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I am captivated to hear the technical terms "r-selected species" and "k-selected species". I make a point here sometimes that most living species are not optimally greedy. Primitive selfishness has obvious short-term benefits (and a certain necessity at critical times), but it has grave long time risks. There must be a kind of natural selection working on longer time scales, punishing species that are too greedy or aggressive. Provoking more frequent or deeper Malthusian crises is not to your survival benefit.  

R-selected species indeed keep on coming. But as they are exposed to a sequence of boom-and-bust cycles, they ought to "acquire" more "altruistic" traits, and become k-selected species. Of course, different scenarios are possible, and they occured numerous times throughout evolution, with various frequences.

What I may object is this assumption.

In stable or predictable environments K-selection predominates, as the ability to compete successfully for limited resources is crucial, and populations of K-selected organisms are typically very constant and close to the maximum that the environment can bear.

Ok, k-selection makes more sense in stable or predictable environments. (On longer times scales, many things are better predictable, by the way.) But then come the assumptions of "limited resources" and "crucial competition". I do not see that these aspects must be always overly important. How can we measure how close is the population to the maximal capacity? What law forbids species to ignore the possibility of most effective expansion and resource utilization?

I know, Dawkins would say that the idyllic picture of lively organisms taking "only what they need" is in principle unstable, since more greedy individuals will start "benefitting" most and forcing everyone to an exploitation race. But first of all, the "unstable" ignorant period may last much longer than the "rational" growth-bust phase. Secondly, it is assumed that you can do nothing at "crazy" times but join the bahanalia. Well, dealing with "foolish" species and bands is indeed problematic. But the things to do to overcome habitat's degradation does not have to be wholesome participation. Nothing may be guaranteed on individual level, but what may survive more easily are collective arrangements or symbiotic relations. The harsh times are the best times for altruism!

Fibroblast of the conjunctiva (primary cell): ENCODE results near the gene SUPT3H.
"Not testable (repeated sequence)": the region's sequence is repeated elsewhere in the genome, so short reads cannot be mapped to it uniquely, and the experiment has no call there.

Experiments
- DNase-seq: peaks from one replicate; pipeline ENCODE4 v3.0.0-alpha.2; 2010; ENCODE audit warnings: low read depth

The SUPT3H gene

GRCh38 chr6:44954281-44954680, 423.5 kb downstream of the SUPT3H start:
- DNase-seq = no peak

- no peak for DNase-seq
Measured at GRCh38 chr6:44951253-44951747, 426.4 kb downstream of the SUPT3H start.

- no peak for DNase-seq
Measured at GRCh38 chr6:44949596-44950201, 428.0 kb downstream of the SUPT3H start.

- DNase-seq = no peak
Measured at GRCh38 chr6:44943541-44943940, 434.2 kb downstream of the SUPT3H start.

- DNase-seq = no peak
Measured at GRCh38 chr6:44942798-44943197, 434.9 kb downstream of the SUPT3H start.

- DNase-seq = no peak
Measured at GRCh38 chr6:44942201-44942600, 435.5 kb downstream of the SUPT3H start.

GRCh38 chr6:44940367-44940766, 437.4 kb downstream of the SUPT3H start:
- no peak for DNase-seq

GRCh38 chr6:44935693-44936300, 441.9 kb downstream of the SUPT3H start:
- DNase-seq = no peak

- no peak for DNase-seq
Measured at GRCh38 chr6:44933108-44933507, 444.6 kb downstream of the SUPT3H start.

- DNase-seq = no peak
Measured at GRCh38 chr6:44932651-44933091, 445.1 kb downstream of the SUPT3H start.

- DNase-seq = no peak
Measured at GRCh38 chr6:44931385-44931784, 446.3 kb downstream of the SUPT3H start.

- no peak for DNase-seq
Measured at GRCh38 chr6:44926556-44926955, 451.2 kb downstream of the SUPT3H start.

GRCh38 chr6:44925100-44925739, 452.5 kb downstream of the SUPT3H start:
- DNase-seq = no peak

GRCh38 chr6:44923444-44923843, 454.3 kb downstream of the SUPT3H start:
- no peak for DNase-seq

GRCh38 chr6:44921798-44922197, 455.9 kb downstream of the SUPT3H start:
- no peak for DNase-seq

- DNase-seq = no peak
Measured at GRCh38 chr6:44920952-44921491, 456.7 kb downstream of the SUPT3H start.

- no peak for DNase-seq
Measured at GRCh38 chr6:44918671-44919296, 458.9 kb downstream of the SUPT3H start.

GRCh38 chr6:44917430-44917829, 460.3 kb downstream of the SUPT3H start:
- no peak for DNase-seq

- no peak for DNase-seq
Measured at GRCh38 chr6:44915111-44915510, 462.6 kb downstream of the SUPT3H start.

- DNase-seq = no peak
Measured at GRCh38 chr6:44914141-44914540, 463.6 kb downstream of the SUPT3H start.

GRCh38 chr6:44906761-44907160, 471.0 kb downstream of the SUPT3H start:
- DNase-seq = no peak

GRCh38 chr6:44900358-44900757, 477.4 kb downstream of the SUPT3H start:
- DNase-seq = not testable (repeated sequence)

In general, the r-selection is "justifiable" when the resources are abound. That is perhaps the story of every "innovative" disturbance: a pack of r-selected species occur and a boom follows, with a "depression" (or worse) thereafter. But however dramatic this cycle may look for participating species, the booms and busts may perform a "pedestrian" function for more complex organisms, or ecosystems. In particular, the predictable sequences of ecological successions might be more orderly than it should be  expected from the determenistic chaos paradigm: the successions might be controled by a pool of genes distributed across participating organisms.

But even in times of plenty, it is not "stupid" to refrain from most effective growth, while that can last. K-selected species can be suboptimally greedy because of a genetic or habitual trait from critical times, and that can be useful on the long time scale. Of course, the art of long term survival must include dealing with "foolish" r-selected species. Living is a complicated problem - so the biological world is becoming more complicated while solving those problems. I think that cooperation and contribution to resilience pf environment must be important part of solutions against r-species. In this light, the Gaia hypothesis might become more interesting.

by das monde on Thu Apr 12th, 2007 at 02:26:34 AM EST
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